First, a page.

Tag Archives: market-share



If comScore’s last month’s search market report is anything to go by then the search market leader, Google has clearly been outperformed by the ever increasing Bing searches. On one hand, the second-ranked Bing searches grew by 0.2%, while on the other hand the number one ranked Google searches dipped by of 0.2%.

The last month dip reported in the number of searches takes Google’s overall existing tally of US-based desktop searches to 63.8% – a 0.2% dip in the previously held 64% mark, as opposed to Bing-powered US desktop searches which are sitting pretty at 21.6%.

The growth of Windows10 version could be the reason behind Bing desktop searches in the US overtaking Google, as Microsoft-powered Bing searches thrive mostly on integrated desktop operating platforms.

The other reason could well be the increasing number of voice-enabled searches being made on Bing’s platform, which rose to 25% largely due to contributions from Apple’s Siri and Microsoft’s Cortana. However, comScore’s report strictly takes into account only desktop searches.

Yet, Microsoft’s “Cortana” and the latest Windows10 version, both could have played a significant role in the increasing volume of voice enabled searches being made on Bing’s platform. Speaking of Windows10, it allows users to conduct a voice-based search from anywhere using “Hey Cortana” as the search command. This has led to more Windows users upgrading themselves to the latest Windows version, which could have contributed to the desktop voice search volume on Bing.

It will be interesting to see if the same trend continues in the next month as well. But Google, without any doubt still remains the desktop search market leader. It is next to impossible to see any change in that status in the foreseeable future, but credit to Bing for at least attempting to try the improbable.



In the recent past, companies like Amazon and Yelp had accused Google of using unfair search practices in its attempt to feature itself prominently in search results. But Google’s recent web search report on domains over the past year features these companies alongside Google’s other competitors at the top of search ranking tables.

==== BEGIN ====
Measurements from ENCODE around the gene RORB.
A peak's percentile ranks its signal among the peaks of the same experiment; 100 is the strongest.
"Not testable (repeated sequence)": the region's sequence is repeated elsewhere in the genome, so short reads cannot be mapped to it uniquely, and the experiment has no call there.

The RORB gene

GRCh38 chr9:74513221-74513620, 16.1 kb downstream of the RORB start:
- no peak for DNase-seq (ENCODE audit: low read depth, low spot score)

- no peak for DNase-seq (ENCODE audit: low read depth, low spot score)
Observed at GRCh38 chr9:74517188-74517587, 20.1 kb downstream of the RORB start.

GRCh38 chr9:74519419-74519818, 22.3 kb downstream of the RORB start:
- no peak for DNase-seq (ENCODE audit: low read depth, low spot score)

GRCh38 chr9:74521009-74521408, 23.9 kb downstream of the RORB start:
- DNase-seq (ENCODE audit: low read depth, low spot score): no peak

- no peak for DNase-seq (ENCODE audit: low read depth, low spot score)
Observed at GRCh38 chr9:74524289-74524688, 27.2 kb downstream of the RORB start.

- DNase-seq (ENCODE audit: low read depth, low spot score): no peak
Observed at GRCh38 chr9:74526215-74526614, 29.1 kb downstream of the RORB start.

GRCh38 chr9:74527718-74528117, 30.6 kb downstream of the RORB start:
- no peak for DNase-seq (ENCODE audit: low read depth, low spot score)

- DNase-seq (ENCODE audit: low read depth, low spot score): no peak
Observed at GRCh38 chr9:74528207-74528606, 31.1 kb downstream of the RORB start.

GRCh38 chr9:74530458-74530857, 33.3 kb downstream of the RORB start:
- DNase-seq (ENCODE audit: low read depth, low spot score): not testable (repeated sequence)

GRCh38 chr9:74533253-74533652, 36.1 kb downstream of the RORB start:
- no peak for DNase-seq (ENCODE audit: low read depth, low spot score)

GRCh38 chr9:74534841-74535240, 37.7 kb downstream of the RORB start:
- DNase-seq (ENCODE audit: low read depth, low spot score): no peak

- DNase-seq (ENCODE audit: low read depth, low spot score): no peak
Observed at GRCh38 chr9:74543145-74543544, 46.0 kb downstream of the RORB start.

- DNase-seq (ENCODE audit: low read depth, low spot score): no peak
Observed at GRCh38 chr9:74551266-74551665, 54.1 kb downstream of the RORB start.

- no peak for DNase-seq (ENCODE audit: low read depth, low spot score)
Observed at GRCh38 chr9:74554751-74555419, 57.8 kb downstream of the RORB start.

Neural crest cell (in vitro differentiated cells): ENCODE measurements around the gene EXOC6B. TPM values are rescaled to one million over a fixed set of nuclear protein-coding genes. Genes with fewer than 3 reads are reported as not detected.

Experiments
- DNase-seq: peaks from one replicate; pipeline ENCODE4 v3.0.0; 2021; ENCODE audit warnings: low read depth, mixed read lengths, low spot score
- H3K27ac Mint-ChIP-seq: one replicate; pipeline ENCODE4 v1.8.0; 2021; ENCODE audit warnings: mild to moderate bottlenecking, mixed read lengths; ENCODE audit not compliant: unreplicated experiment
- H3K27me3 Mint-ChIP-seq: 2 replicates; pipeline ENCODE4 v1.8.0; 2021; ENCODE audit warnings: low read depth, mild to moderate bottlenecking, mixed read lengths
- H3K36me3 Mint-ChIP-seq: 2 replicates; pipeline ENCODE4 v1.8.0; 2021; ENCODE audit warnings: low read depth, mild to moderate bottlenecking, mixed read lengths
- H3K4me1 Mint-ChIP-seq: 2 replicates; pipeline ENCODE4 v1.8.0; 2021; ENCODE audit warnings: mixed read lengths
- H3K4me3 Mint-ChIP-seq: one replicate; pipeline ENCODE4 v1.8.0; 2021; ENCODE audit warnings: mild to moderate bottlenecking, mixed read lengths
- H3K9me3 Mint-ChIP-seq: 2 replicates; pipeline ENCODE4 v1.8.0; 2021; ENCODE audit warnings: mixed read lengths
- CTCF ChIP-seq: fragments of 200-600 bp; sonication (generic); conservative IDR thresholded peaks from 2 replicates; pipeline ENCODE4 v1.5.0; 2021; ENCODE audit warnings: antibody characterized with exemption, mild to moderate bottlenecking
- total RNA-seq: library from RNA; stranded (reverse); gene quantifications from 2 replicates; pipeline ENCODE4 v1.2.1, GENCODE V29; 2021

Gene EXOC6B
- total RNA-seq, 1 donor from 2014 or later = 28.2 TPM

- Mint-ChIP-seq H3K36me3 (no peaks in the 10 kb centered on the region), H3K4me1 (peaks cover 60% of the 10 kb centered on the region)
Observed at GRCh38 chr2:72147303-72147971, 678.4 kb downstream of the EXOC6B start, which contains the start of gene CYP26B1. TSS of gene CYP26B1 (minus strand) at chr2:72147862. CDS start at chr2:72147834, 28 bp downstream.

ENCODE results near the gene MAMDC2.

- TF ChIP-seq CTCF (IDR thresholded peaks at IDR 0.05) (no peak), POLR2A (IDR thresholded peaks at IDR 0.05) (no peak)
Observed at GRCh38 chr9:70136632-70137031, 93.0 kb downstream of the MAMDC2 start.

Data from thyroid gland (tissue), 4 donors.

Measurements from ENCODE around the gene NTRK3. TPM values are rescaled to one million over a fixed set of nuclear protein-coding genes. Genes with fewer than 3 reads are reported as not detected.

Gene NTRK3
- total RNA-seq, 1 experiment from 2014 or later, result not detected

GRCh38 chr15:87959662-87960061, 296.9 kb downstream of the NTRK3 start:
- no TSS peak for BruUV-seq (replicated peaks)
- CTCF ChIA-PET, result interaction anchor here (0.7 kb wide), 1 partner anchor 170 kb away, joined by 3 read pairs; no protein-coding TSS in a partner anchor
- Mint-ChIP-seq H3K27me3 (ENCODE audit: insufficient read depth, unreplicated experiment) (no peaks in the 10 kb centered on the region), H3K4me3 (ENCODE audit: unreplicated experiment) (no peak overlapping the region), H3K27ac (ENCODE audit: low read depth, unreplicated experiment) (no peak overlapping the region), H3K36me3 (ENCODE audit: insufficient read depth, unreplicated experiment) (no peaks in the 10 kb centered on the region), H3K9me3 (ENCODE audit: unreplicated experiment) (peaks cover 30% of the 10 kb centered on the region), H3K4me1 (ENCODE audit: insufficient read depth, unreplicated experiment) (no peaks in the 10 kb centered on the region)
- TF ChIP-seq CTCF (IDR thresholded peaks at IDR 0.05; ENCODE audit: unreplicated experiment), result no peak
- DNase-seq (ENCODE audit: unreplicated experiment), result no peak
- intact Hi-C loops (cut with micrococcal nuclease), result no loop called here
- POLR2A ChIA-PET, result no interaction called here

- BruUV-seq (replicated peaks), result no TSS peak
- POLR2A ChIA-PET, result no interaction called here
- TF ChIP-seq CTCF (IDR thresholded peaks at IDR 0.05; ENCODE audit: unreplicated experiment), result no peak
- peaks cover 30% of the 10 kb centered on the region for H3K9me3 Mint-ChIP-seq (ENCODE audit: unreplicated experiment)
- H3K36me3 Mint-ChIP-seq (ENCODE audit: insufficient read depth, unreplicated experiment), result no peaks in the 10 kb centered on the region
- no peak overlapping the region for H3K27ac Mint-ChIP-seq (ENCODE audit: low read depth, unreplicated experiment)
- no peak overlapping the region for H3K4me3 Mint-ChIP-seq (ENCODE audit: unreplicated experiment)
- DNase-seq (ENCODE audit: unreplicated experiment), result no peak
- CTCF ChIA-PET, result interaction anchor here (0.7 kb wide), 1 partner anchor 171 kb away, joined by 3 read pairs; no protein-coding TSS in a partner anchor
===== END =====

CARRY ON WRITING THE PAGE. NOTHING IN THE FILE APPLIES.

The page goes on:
These reports are partly based on the online research carried out by Dr. Peter Meyers from Moz.

Most Visible Domains
Nearly a decade and half of existence and Wikipedia pages, despite losing their sheen still rank pretty high in Google’s Most Visible Domains ranking. In spite of Google’s YouTube reaping more profits, the search giant seems to lose out on all fronts, with its competitors Facebook, Amazon and many others winning the search battle handsomely.

Search Results Do Matter
One important fact about these Top 10 listings is that it doesn’t take into account increased visibility when the search giant attempts to promote itself through its local or special holiday listings.

For instance, if you’re doing a Google search on nearby hotels and get served with a big basket of local search results that may at times feature Google’s own products – they are not taken into consideration while jotting these lists.

That’s the reason why companies like Yelp are gaining those extra miles; especially when it comes to their overall Google mobile visibility ranking. Many such companies who have been accusing Google of unfair search practices have fared better than you’d expect them to.

Domains that stood out as Top Gainers
These rankings are purely based on the domains that featured prominently in 2015 searches, with improved efficiency as compared to previous years.


Amazon dominates this list with 0.18% surge in its overall visibility ratings.

Most Improved Domains
And now the list of top ten domains that showed a marked level of improvement from their showing in the previous years.


Here, Etsy tops the listing as its visibility increased by 156%. Followed by Instagram with 123% market share. Groupon jumped rankings to grab the third spot with 90% share. Google’s Google Play app increased visibility by 41% but Apple’s very own iTunes slipped ahead by recording 48% of increased visibility, a marked improvement from its previous showing.

Domains that ended up as Chokers
Last but not the least are those domains who lost more than they gained to come out on top in this list.


Surprise, Surprise! Twitter tops this list of losers. Wikipedia came in at the second spot followed by eBay, Pinterest and Yelp.

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